The Science of Making a Wild Sourdough Starter

Wild Sourdough
A recently-fed sourdough starter bubbles with activity from natural yeast. (Credit: Wild Sourdough Project)

By now, you’ve  almost certainly heard the news: Homemade sourdough is the  greatest thing since, well, sliced bread.  Being stuck in quarantine gives many of us more time to do things around the house, like baking. And stores are short on household staples, including bread, so, sure, might as well give breadmaking a try. But why sourdough and not brioche, or a French baguette?

In terms of ingredients, it rarely gets any simpler than bread. Flour, water, salt and, unless  you’re  making flatbread, yeast.  For many of us, yeast is just something that comes from the grocery store in a little packet  or squat brown  jar, and  looks  unsettlingly like fish food  when you open it. Along with self-rising flour,  prepackaged baker’s  yeast disappeared  from most grocery store shelves  long ago.


Take Part: Make Your Own Sourdough Starter for Science

wild sourdough loaf
(Credit: Lauren Nichols)

Sourdough Starter to the Rescue

This is where sourdough makes its entrance into the quarantine zeitgeist.

Sourdough  doesn’t  need baker’s yeast. Instead, it’s made with sourdough starter, which promotes the growth of wild, naturally occurring yeasts from its environment. This process may seem fantastical, but there’s no magic involved. Sourdough starters simply expose the mundane  and  abundant presence of yeast in our world, and,  in particular, in our homes.

 This flour and water slurry  is an incubator,  providing  a small home where, over the course of a couple of weeks,  specific microbes  like bacteria and yeasts can effectively set up camp and exclude other microbes like molds.  Generally speaking, leaving out a petri dish for microbes to colonize  is a recipe for a health hazard. So how is sourdough different?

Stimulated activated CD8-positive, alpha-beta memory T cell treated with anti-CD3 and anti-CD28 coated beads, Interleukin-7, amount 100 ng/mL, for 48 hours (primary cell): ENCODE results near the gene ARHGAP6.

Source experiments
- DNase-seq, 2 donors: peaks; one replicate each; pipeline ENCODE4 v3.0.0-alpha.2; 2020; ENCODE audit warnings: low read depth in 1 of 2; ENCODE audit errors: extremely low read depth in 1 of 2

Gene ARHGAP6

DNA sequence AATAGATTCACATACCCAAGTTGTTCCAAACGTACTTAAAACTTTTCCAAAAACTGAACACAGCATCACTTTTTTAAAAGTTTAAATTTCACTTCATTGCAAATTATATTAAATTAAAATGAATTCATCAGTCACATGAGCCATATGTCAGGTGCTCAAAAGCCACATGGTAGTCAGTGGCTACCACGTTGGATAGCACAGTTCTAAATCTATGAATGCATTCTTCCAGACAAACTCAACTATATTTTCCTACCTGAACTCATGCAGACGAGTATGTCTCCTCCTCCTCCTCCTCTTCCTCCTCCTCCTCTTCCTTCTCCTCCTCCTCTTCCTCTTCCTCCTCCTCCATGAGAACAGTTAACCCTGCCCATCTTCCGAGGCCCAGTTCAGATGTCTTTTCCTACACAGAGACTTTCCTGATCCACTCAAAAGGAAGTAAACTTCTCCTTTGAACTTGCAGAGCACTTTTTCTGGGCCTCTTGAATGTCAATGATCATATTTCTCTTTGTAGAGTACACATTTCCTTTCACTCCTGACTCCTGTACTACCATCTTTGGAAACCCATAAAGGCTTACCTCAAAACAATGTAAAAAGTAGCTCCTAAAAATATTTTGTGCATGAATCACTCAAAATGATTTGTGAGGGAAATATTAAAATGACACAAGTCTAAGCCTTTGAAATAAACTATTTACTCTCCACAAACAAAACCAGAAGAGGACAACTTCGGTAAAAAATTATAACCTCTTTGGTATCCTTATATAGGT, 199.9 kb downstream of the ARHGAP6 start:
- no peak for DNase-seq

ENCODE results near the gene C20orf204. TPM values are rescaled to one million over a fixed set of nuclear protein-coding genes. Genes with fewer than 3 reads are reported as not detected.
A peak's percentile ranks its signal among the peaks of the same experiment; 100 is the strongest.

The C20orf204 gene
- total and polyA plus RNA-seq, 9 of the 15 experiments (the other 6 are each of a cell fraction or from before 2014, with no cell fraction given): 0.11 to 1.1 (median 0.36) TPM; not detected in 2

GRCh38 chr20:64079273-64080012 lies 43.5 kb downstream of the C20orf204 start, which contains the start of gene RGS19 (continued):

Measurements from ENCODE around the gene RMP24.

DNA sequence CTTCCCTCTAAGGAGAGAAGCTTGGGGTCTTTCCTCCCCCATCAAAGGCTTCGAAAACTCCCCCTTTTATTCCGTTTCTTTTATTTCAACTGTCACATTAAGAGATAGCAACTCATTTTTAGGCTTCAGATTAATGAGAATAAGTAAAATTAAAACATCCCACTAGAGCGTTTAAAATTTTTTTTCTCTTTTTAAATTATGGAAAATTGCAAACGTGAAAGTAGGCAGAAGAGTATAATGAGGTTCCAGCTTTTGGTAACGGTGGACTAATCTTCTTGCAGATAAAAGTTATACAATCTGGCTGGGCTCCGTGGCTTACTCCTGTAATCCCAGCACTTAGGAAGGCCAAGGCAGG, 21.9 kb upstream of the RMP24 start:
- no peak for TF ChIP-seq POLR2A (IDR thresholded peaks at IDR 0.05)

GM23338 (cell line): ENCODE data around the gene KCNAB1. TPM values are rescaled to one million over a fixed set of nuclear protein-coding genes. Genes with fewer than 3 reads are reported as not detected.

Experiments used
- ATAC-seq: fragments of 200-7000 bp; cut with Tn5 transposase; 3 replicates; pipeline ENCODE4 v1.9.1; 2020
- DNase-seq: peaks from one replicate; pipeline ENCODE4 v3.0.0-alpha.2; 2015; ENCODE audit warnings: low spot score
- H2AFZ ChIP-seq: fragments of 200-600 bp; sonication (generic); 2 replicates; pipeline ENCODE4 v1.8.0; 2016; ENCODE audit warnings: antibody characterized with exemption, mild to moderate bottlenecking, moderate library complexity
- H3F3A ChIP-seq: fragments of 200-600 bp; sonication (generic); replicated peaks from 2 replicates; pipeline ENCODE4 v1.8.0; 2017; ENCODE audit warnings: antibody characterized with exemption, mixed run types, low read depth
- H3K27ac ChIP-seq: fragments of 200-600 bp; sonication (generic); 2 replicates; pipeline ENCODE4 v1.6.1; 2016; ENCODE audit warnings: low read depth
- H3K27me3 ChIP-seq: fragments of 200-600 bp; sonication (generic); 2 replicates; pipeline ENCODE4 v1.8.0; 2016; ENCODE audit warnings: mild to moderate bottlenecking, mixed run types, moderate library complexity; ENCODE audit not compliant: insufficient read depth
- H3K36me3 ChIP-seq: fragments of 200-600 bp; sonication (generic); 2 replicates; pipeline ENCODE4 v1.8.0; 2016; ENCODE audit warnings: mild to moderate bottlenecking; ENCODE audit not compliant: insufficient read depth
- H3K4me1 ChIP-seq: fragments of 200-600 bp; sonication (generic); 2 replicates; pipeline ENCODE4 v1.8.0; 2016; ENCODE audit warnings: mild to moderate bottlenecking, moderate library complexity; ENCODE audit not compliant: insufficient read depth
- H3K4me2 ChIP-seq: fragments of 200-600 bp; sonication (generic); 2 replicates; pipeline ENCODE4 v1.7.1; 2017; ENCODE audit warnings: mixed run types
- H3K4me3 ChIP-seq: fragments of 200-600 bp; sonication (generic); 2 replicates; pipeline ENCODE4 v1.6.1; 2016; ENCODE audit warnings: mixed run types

It isn’t, at first.

Young sourdough starters contain many opportunistic generalists that grow equally well on plants, animals, and soil. But once naturally-occurring yeast and lactic acid bacteria set up shop, they produce alcohol, lactic acid, and acetic acid. These substances prevent the growth of other life forms that can be harmful to human health, ultimately creating a little haven of bread-making specialists.


sourdough sliced open

(Credit: Lauren Nichols)

The Origins of Bread

If baking your own bread feels  nostalgic,  that’s  because it  does harken back to an earlier time.

Scientists are still  following  literal  breadcrumbs  back  to the origin of  bread baking, but a recent  archaeological discovery of burnt bread fragments  near  an ancient  hearth  in Jordan  dates the earliest known  bread  to  around 14,000 years ago.  These leftovers from a tribe of hunter-gatherers predate the invention of agriculture by about  4,000 years, suggesting that the practice of baking bread is  even  older than  the practice of farming grains.

We’ve  been fermenting for so long that, in a way, the microbes have domesticated us, too.

Have you ever experienced that  seemingly Pavlovian  response when you think about bread? Saliva is our body’s first wave of digestion. Spit  contains  amylase, an enzyme that breaks starch into sugars. So your “I’m hungry” drool response means that your body recognizes a food as, well, food.

Saltine crackers and many store-bought breads lack the acids produced in sourdough. As a result, they tend to dry your mouth out, instead of inducing salivation. But the moment you take a bite of sourdough bread, your flavor receptors light up and your body says “time to digest this delightful meal,”  starting with a rush of saliva.